Roscosmos, also known as the Roscosmos State Corporation for Space Activities, is the coordinating hub for space activities in Russia. It performs numerous civilian activities (including Earth monitoring and the astronaut program) and coordinates with the Defense Ministry of the Russian Federation for military launches.
Roscosmos used to be known as the Russian Federal Space Agency, which was formed in 1992. The new corporation was formed from merging the agency and United Rocket and Space Corporation, a joint-stock entity meant to bolster the space sector. Russia's involvement in space, however, long predates these events. At the height of the former Soviet Union's space prowess in the 1950s and 1960s, the country racked up several world firsts — including the first human in space.
Roscosmos came to be in a different era, shortly after the breakup of the Soviet Union. The agency poured its scant resources into the International Space Station and to this day remains a major participant in the effort. In 2016, it opened a new launch complex called Vostochny that is intended to eventually take over most of the duties of the Baikonur Cosmodrome, its current primary launch facility in Kazakhstan.
The Soviet-U.S. space race
Soviet experience with space threads through much of the past century. Konstantin Tsiolkovsky's pioneering rocketry work extended through the late 19th and early 20th centuries. The Soviets then supplemented that experience with German V2 missile engineers acquired after the end of World War II in 1945. The United States had another group of Germans from the same program.
Under the auspices of International Geophysical Year in 1957-58, the Soviets launched the world's first satellite (Sputnik) on Oct. 4, 1957. Some in the United States worried about the influence of communism in outer space. As Americans scrambled to catch up, the Soviets accomplished many world firsts. Among them were the first man in space (Yuri Gagarin), first woman (Valentina Tereshkova), first lunar flyby (Luna 1) and first three-person crew (Voskhod 1).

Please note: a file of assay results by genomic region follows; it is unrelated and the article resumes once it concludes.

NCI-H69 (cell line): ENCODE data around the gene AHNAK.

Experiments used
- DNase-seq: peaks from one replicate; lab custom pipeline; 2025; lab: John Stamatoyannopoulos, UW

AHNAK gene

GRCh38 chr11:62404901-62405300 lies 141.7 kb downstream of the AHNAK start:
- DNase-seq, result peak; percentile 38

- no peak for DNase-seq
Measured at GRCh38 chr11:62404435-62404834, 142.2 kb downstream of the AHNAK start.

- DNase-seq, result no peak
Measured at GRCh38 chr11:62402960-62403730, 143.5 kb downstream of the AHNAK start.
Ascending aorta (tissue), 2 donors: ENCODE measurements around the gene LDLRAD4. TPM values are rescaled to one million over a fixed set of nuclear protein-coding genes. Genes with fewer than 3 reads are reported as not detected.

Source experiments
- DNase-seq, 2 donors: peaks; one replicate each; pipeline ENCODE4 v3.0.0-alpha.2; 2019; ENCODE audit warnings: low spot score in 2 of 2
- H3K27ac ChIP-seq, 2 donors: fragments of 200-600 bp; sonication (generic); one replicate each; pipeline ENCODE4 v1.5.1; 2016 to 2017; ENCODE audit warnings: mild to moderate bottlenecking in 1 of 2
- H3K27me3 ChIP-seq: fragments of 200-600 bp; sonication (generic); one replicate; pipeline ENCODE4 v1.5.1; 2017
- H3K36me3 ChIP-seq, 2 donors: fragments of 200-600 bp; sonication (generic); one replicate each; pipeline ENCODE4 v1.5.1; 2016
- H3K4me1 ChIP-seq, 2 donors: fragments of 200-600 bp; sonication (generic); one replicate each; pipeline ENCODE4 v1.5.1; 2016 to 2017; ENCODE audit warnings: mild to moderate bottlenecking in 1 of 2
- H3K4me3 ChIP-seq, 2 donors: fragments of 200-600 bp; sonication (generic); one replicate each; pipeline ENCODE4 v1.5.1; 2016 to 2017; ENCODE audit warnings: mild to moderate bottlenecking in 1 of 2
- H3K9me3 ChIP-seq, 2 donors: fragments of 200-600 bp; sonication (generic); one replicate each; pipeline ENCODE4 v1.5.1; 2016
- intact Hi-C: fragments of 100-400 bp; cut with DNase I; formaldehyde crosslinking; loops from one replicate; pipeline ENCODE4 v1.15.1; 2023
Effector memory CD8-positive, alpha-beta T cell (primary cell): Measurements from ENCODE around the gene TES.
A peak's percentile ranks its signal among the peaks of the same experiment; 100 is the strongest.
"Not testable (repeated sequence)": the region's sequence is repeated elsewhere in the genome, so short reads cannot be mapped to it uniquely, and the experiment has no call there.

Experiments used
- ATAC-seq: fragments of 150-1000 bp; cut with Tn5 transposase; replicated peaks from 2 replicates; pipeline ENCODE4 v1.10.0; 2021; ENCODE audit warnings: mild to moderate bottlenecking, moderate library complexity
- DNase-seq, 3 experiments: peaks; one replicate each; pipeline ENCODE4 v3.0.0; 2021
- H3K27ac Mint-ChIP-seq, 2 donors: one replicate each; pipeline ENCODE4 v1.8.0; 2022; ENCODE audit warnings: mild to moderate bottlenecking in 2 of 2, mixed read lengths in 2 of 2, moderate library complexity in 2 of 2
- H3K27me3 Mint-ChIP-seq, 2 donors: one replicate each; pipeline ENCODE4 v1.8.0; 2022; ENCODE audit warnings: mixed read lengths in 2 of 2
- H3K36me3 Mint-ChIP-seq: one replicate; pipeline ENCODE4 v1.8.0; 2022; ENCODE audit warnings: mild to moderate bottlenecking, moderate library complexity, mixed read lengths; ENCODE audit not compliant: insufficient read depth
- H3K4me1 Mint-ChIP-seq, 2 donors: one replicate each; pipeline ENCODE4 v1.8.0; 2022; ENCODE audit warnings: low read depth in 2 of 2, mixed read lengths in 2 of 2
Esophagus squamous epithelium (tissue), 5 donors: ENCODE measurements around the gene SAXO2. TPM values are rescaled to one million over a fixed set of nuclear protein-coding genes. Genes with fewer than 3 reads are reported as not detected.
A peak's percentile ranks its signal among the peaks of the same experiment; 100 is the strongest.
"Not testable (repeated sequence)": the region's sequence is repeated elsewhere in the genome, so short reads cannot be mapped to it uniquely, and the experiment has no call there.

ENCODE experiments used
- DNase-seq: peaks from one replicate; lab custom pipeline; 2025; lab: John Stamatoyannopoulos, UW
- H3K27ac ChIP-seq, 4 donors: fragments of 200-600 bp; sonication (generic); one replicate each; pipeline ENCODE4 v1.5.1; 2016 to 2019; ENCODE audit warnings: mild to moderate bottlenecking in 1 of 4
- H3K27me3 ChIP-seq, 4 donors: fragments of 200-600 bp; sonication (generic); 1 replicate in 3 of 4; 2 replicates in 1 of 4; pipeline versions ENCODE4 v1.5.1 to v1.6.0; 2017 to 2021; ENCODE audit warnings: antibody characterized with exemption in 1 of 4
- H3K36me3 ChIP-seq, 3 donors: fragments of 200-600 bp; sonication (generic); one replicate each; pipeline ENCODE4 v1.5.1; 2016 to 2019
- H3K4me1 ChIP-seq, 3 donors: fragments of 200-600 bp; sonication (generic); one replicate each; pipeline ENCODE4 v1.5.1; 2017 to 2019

The Soviets, however, also had their share of disasters. On Oct. 24, 1960, an R-16 missile detonated at Baikonur and killed an estimated 150 people; the details weren't known by the public, or even the affected families, for many decades. The missions of Soyuz 1 (1967) and Soyuz 11 (1971) both launched from Baikonur and ended with disaster upon landing, which between the two missions killed four astronauts. Another famous example of disaster was the N-1 rocket explosion that detonated on the launch pad on July 3, 1969. While there were no fatalities, it damaged the launch facilities and derailed Soviet plans to send astronauts to the moon.
Subsequently, the Soviets focused on space station technology, most notably in the form of the Salyut and the Mir space station programs. Mir hosted the longest human spaceflight to date: Valeri Polyakov, in 1994. The Soviet expertise in long-duration spaceflight impressed NASA, which decided to partner with the Russians after the Soviet Union fell apart in the early 1990s.
International Space Station contributions
Collaboration with NASA dates back to the 1970s, with the Apollo-Soyuz Test Project of 1975, which saw a Russian Soyuz spacecraft and an American Apollo spacecraft meet in Earth orbit. The astronauts and cosmonauts worked together in space briefly before heading off for their own separate missions.
After the Soviet Union broke apart in 1991, funds reportedly ran thin for the Russian space program. A year later, Roscosmos was formed to coordinate space activities for Russia. The United States was concerned that the fall of the Soviet Union might cause economic havoc in that area of the world. So, NASA offered paid astronaut flights to the Mir space station, with its astronauts receiving technical and language training in Russia before flights. The Shuttle-Mir program (as it was called) flew several American astronauts to Mir between 1995 and 1998. It also laid the groundwork for the International Space Station collaboration; Russian officials eventually elected to focus their resources on the ISS and de-orbit the aging Mir.
Russia was a part of ISS construction from the beginning. In 1998, the Zarya control module was the first element launched. Some (but not all) of Roscosmos's contributions include the Zvezda service module, a docking hatch, the research module Rassvet, and regular cargo flights to the ISS using Progress spacecraft. Across dozens of flights, Progress has experienced only a handful of failures over the space station's lifetime (in 2011, 2015 and 2016).